Superman Vs. The Elite is based upon the story "What's So Funny About Truth, Justice & the American Way?” published in issue #775 of Action comics. Joe Kelly, who wrote that issue of Action Comics, also serves as writer for 14th DC Comics animated film. The film begins with a very cool retro 70’s style opening credit sequence featuring a cheesy but wonderful musical score.
Superman has to spring into action when the Atomic Skull goes on a rampage through Metropolis, turning citizens to ash. Superman finally defeats the villain but it begins to stir a debate in the public about whether super villains should be executed for their crimes. Shortly after, a new team of superheroes arrives on the scene, led by the charismatic Brit, Manchester Black. While initially greeted by Superman as friends and allies, Superman soon takes exception to the group’s harsh tactics as they have no qualms against killing.
The public soon begins to side with the new group, especially after the Atomic Skull escapes prison and murders a well known professor right in front of his son. This leads to the media turning against Superman and supporting the new group which names itself “The Elite”. The action comes to a head as the group decides to take sides in a war between two Eastern European nations. Superman must somehow stop the sadistic group without resorting to their murderous ways.
I’m not sure this story would have been in my…top 100 of DC comics stories to be adapted into an animated film. There are MUCH better stories out there both in terms of action and theme. I get the sense that DC wanted this message out there no matter how heavy-handed it might be. The film hits on many flashpoint ideas such as violence in the world, the debate over capital punishment, powerful nations interfering in the affairs of weaker nations, etc…Superman becomes the lightning rod for all of this.
That said it is an extremely well done adaptation. The suggestion that Superman’s ideologies might be outdated is certainly worth exploring but I wonder if it isn’t about 20 years too late. The edgy, gritty heroes like Wolverine, The Punisher, Azrael, Lobo…all hit that peak of popularity in the 1990s when being an anti-hero was all the rage.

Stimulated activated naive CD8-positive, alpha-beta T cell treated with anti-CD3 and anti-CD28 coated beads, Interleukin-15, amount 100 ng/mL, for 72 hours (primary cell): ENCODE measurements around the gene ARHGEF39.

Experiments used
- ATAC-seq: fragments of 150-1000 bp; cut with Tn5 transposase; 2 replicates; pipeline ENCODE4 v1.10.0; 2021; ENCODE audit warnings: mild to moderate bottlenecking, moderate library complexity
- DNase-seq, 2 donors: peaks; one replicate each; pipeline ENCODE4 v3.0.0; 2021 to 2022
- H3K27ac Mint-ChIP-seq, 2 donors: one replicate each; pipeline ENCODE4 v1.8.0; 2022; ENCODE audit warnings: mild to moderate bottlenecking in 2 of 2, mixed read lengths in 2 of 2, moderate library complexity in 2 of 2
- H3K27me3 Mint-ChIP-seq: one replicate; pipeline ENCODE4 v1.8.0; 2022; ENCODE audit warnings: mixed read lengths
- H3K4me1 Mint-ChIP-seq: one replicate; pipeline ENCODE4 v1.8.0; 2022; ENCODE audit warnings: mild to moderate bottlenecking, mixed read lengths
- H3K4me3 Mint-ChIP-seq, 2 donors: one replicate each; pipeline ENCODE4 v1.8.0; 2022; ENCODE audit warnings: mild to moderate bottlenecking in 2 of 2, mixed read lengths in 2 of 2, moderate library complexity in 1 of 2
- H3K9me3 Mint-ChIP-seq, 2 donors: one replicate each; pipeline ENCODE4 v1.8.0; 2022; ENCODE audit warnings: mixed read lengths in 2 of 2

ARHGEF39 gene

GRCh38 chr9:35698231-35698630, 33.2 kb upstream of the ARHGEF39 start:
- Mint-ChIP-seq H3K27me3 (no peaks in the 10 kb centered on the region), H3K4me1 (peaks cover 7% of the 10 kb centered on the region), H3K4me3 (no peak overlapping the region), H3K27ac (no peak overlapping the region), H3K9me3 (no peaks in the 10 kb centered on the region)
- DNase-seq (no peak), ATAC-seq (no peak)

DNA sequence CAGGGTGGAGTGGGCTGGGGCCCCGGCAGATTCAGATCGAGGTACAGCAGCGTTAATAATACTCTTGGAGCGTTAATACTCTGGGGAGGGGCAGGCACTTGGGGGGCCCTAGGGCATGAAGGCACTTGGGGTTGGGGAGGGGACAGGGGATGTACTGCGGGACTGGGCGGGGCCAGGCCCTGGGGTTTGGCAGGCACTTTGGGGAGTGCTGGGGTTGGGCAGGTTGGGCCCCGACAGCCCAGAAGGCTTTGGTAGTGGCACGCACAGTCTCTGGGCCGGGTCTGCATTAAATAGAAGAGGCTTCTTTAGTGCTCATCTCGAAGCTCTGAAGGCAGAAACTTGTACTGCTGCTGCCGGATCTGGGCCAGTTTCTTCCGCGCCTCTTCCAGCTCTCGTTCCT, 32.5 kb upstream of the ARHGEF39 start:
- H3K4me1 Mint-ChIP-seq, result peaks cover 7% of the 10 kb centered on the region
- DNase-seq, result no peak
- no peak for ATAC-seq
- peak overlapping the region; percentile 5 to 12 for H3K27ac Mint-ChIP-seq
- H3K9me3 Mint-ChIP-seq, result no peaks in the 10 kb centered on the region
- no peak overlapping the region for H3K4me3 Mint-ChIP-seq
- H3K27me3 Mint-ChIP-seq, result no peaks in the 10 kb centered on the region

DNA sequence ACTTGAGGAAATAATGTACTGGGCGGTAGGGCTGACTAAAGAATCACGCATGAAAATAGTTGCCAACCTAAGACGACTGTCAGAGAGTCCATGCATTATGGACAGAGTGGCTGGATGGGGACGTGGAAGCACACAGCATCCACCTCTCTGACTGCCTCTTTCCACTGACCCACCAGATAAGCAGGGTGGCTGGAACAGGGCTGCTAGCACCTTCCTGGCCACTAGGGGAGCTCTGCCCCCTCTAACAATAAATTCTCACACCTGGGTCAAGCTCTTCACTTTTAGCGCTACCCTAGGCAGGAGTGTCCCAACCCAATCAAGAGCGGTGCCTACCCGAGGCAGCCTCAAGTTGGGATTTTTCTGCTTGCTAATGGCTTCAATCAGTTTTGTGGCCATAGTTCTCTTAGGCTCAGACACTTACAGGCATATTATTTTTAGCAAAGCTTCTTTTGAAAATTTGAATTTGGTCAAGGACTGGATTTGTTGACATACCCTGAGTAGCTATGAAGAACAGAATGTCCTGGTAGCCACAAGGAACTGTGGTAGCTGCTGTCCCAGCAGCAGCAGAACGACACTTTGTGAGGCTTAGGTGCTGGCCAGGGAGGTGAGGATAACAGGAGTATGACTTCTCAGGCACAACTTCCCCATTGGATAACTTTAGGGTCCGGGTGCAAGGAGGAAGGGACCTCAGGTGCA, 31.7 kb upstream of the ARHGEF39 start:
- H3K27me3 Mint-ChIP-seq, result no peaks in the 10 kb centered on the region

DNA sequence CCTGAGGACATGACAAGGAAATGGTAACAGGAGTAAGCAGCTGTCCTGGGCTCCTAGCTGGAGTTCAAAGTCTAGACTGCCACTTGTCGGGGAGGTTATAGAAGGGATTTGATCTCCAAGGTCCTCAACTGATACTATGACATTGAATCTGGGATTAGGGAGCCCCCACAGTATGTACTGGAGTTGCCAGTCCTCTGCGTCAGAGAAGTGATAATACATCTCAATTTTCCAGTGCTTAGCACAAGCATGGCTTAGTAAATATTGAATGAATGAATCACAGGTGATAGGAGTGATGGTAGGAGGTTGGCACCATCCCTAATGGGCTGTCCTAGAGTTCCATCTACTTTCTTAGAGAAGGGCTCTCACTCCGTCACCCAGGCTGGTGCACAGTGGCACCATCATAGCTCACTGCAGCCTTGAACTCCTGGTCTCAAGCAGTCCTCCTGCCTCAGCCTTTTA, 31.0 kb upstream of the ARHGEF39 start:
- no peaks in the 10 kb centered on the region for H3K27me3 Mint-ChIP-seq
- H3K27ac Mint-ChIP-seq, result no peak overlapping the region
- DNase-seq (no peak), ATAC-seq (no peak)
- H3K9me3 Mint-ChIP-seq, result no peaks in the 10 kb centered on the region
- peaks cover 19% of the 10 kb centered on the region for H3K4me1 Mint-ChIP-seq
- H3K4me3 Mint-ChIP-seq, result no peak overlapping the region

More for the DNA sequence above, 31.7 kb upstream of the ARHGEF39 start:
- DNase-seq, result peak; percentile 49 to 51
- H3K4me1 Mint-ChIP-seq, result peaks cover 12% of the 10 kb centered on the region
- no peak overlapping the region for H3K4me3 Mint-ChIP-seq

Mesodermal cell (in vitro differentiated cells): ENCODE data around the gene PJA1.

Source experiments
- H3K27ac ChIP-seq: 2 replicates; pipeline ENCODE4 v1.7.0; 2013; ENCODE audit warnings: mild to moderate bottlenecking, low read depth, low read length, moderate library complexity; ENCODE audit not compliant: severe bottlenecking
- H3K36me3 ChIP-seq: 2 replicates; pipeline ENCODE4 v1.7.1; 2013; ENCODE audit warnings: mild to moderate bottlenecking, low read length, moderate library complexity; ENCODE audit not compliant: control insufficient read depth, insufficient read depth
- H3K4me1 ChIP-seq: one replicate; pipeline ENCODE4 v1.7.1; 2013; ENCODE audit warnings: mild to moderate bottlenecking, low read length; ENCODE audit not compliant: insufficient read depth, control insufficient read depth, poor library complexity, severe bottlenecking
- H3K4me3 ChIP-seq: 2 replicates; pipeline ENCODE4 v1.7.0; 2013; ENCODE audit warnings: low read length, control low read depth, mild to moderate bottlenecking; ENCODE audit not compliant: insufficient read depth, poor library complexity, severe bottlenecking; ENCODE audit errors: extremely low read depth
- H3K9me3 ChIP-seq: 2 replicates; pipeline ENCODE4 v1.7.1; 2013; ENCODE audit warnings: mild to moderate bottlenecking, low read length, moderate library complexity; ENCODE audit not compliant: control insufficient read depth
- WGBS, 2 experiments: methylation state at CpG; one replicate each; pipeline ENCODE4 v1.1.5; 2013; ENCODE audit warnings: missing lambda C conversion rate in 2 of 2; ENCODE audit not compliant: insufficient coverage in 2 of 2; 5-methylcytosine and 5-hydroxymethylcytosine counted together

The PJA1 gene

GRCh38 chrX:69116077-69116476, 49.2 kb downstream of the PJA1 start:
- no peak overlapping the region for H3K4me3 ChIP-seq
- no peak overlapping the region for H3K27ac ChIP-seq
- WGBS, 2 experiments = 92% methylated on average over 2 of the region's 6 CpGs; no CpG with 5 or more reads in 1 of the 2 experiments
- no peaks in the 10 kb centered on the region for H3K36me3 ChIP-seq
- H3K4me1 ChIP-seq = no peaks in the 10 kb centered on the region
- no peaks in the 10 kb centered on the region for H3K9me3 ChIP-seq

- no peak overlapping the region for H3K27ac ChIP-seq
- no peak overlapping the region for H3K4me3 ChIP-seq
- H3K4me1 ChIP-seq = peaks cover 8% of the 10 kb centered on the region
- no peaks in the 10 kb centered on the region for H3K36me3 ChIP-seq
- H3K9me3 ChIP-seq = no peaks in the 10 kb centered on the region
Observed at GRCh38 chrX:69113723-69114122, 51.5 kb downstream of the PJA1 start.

While normally DC has gone with a high profile cast of actors for their animated features, here they go for talented actors who are not household names. George Newbern return to the role of Superman which he voiced during the Justice League and Justice League Unlimited series. Robin Atkin Downes, a veteran of many animated series, voices Manchester Black with sinister arrogance. Pauley Perrette, best known for playing Abby Sciuto on the TV series NCIS, voices Lois Lane.
While the voice cast was superb, the animation unfortunately is one of the weakest seen yet. The cartoony look of the animation looks like it came straight out of a budget animation studio of the 1980s. The poor animation is a major distraction and hopefully it’s just an aberration.
Audio Commentary with Joe Kelly
The Elite Unbound (14:30) – Mainly an interview with Joe Kelly as he discusses the genesis of the original story and the adaptation to film.
Superman and the Moral Debate (17:24) – Comic professionals as well as professor and sociologists look at Superman’s morality and its real world influences
Action Comics # 775 Digital Comics – Read the original story on which the film was based
Sneak Peek Batman The Dark Knight Returns part #1 (12:36) – I am almost tempted to say that this sneak peek is worth the price of the blu-ray alone. Get a sneak peek at the next DC animated project, an adaptation of Frank Miller’s landmark Batman story of the 1980s. Robocop actor Peter Weller will portray Batman/Bruce Wayne.